For routine cases, from the time of implant placement to the time of placing the first teeth, treatment times is usually about 6 months. The availability of better bone can be used to decrease treatment time, whilst more time and care must be taken with poorer bone, which can therefore extend treatment times beyond six months.
If there is no reason to shorten the duration of your treatment then be prepared to wait - nobody loses an implant from being patient and allowing time for healing.
Can you wear teeth during the course of implant treatment?
If the teeth being replaced by dental implants are in a clearly visible part of your mouth it is most likely that you will want to have some teeth present whilst the treatment is underway
There are a number of ways that this can be done, ranging from simple plastic dentures to removable bridges. If replacement teeth are used during treatment stages it is important that they do not apply uncontrolled pressure to the underlying implants. You should expect to make a number of visits after the implants are placed and before they are brought into function, for small adjustments to any temporary teeth.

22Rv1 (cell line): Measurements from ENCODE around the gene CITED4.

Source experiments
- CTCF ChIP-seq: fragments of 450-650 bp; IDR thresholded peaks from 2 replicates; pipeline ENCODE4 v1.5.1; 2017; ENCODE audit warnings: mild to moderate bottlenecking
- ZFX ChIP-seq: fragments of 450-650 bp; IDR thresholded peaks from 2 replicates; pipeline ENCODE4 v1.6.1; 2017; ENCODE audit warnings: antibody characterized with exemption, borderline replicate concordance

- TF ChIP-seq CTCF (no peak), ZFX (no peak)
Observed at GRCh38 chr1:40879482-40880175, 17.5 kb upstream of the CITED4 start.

Comfort during treatment
It is important that you are comfortable during treatment. Implants can be readily placed with local anaesthetic.
Since the surgery normally involves exposing the bone in the area where the implant and/or bone graft is to be placed you can expect some minor swelling and occasionally bruising afterwards.
For most patients, any of the simple painkillers you might take for a headache will be all that is needed for a few days.
For some people where there is insufficient bone to hold an implant bone grafting may be necessary. We would discuss this with you fully.